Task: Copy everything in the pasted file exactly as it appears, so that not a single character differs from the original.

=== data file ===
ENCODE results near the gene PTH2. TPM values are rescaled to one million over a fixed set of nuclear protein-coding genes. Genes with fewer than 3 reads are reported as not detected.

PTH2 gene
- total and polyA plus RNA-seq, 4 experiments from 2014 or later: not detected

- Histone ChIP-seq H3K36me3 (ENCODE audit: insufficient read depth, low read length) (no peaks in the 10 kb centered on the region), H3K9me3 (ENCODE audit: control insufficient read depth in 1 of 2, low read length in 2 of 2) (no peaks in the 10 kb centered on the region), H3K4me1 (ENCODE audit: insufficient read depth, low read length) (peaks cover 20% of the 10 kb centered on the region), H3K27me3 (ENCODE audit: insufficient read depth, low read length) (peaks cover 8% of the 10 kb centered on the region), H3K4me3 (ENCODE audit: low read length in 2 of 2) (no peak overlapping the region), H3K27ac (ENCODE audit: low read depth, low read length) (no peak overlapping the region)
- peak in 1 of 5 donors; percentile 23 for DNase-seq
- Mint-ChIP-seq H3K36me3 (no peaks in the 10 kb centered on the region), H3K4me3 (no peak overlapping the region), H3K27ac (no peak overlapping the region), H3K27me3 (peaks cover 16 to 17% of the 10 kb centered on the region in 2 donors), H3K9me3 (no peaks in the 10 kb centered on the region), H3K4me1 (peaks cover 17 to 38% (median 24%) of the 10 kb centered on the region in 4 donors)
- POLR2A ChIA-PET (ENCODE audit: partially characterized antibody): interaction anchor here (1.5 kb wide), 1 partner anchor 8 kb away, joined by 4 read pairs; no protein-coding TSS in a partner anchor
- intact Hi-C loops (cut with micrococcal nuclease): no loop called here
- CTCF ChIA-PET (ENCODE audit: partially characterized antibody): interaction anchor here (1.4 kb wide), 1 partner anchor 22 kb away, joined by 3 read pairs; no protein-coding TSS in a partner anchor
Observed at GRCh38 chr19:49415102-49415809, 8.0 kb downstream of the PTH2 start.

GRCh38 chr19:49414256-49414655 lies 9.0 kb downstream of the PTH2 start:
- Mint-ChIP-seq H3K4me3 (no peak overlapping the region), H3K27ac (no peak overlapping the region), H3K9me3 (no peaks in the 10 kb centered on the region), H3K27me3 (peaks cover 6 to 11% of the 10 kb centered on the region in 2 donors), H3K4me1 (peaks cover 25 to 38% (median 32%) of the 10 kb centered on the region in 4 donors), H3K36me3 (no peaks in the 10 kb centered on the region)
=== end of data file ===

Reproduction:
ENCODE results near the gene PTH2. TPM values are rescaled to one million over a fixed set of nuclear protein-coding genes. Genes with fewer than 3 reads are reported as not detected.

PTH2 gene
- total and polyA plus RNA-seq, 4 experiments from 2014 or later: not detected

- Histone ChIP-seq H3K36me3 (ENCODE audit: insufficient read depth, low read length) (no peaks in the 10 kb centered on the region), H3K9me3 (ENCODE audit: control insufficient read depth in 1 of 2, low read length in 2 of 2) (no peaks in the 10 kb centered on the region), H3K4me1 (ENCODE audit: insufficient read depth, low read length) (peaks cover 20% of the 10 kb centered on the region), H3K27me3 (ENCODE audit: insufficient read depth, low read length) (peaks cover 8% of the 10 kb centered on the region), H3K4me3 (ENCODE audit: low read length in 2 of 2) (no peak overlapping the region), H3K27ac (ENCODE audit: low read depth, low read length) (no peak overlapping the region)
- peak in 1 of 5 donors; percentile 23 for DNase-seq
- Mint-ChIP-seq H3K36me3 (no peaks in the 10 kb centered on the region), H3K4me3 (no peak overlapping the region), H3K27ac (no peak overlapping the region), H3K27me3 (peaks cover 16 to 17% of the 10 kb centered on the region in 2 donors), H3K9me3 (no peaks in the 10 kb centered on the region), H3K4me1 (peaks cover 17 to 38% (median 24%) of the 10 kb centered on the region in 4 donors)
- POLR2A ChIA-PET (ENCODE audit: partially characterized antibody): interaction anchor here (1.5 kb wide), 1 partner anchor 8 kb away, joined by 4 read pairs; no protein-coding TSS in a partner anchor
- intact Hi-C loops (cut with micrococcal nuclease): no loop called here
- CTCF ChIA-PET (ENCODE audit: partially characterized antibody): interaction anchor here (1.4 kb wide), 1 partner anchor 22 kb away, joined by 3 read pairs; no protein-coding TSS in a partner anchor
Observed at GRCh38 chr19:49415102-49415809, 8.0 kb downstream of the PTH2 start.

GRCh38 chr19:49414256-49414655 lies 9.0 kb downstream of the PTH2 start:
- Mint-ChIP-seq H3K4me3 (no peak overlapping the region), H3K27ac (no peak overlapping the region), H3K9me3 (no peaks in the 10 kb centered on the region), H3K27me3 (peaks cover 6 to 11% of the 10 kb centered on the region in 2 donors), H3K4me1 (peaks cover 25 to 38% (median 32%) of the 10 kb centered on the region in 4 donors), H3K36me3 (no peaks in the 10 kb centered on the region)